I give lectures on topics that interest or inspire me. My topics come from these areas:
My focus is on English cultural history and classical modernism.
As far as possible, I incorporate multimedia sources into my lectures, which last between 30 and 90 minutes, depending on the topic, and are accompanied by a Power Point presentation. The lectures are aimed at a general audience and require no prior knowledge.
If desired, the lectures can also be given in English.
If you are interested in a lecture, please write to firstname.lastname@example.org
Society / Politics:
New: The Second Elizabethan Age Details
New: No Power for Nobody - History and Future of Anarchy Details
The Transformation of the World - The Story of Migration Details Details
Feeling at home - An integration evening for indigenous people on german signs and symbols Details
What was once thought - Digitisation: What is it and what does it do? Details
The Twenties - Looking back on a decade Details
The Sound of the 20th Century - Part I: 1914 – 1945 Details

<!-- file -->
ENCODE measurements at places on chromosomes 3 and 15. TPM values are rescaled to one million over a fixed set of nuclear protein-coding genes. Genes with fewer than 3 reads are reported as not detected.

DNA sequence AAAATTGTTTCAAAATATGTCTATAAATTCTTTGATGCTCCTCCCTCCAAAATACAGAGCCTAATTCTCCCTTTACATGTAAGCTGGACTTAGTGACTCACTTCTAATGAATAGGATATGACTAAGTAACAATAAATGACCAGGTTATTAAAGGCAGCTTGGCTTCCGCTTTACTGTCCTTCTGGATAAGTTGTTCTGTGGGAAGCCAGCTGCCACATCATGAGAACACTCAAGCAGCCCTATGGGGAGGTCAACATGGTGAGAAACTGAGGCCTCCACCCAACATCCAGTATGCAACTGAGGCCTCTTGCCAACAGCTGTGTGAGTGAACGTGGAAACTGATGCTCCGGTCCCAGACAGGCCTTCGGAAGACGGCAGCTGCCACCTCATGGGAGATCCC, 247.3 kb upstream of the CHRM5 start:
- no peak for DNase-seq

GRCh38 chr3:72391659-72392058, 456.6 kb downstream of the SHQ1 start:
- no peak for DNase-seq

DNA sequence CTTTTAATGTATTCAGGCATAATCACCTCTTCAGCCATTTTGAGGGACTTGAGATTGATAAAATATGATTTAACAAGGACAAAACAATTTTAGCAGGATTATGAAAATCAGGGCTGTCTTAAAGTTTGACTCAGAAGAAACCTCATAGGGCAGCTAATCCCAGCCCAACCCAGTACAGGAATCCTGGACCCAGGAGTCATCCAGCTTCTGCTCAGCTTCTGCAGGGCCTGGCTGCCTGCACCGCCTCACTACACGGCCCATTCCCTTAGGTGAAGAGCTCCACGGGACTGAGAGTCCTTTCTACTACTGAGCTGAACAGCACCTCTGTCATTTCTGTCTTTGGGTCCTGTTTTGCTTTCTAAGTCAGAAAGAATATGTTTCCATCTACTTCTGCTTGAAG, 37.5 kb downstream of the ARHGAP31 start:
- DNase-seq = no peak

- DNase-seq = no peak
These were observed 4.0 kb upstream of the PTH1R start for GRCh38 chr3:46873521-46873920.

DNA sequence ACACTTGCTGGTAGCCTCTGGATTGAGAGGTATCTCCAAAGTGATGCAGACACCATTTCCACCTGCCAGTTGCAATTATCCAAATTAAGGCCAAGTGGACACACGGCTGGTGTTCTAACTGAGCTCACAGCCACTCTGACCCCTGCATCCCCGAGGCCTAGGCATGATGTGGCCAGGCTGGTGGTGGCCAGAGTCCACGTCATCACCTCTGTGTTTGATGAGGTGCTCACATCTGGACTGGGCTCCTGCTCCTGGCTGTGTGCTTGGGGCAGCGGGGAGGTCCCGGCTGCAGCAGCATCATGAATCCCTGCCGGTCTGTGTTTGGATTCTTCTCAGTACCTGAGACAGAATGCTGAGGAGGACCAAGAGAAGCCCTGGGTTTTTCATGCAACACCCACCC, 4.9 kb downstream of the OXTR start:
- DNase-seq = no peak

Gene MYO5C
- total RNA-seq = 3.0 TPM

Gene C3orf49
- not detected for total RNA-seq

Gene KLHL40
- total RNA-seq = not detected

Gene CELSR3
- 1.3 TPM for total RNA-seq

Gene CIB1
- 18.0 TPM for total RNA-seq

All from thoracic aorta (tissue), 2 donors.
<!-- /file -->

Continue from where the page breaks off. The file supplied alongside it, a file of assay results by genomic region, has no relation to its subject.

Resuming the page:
Sir Winston Spencer-Churchill - Never surrender Details
I am a freak user of words - An Evening with Dylan Thomas Details
Bertolt Brecht: Proposals in dark times. Details
I want to be a lighthouse - Wolfgang Borchert Details
I am Nobody - The world of Emily Dickinson Details
New: The Meaning of Reading: An Invitation. Details
Very British! A reflection on British culture and way of life Details
New: virtual Walks (30 - 60 minutes):
London: Along the Southbank from Westmister to Tower Hill Details
Edinburgh: Along the Royal Mile from the Castle to Holyrood Palace Details
Orkney: A visit to 5000 years of history Details
Amsterdam: A walk through the history of the city Details
planned for autumn 2022:
The history of the library and reading
Future in Northern Ireland - The story of the Good Friday Agreement and its future
No ruler has been in office longer than Elizabeth II Windsor. She succeeded her father in 1952 and was crowned in 1953. Most Britons, including the last five prime ministers, cannot remember any other monarch. How has society changed in these 70 years? Where are there continuities and where changes? Is the (British) world still the same as it was in 1952? And what will happen after the death of Elizabeth II? After the Empire, will the United Kingdom also break apart, because her person is the last solid bracket that holds the English, Welsh, Scots and Northern Irish together?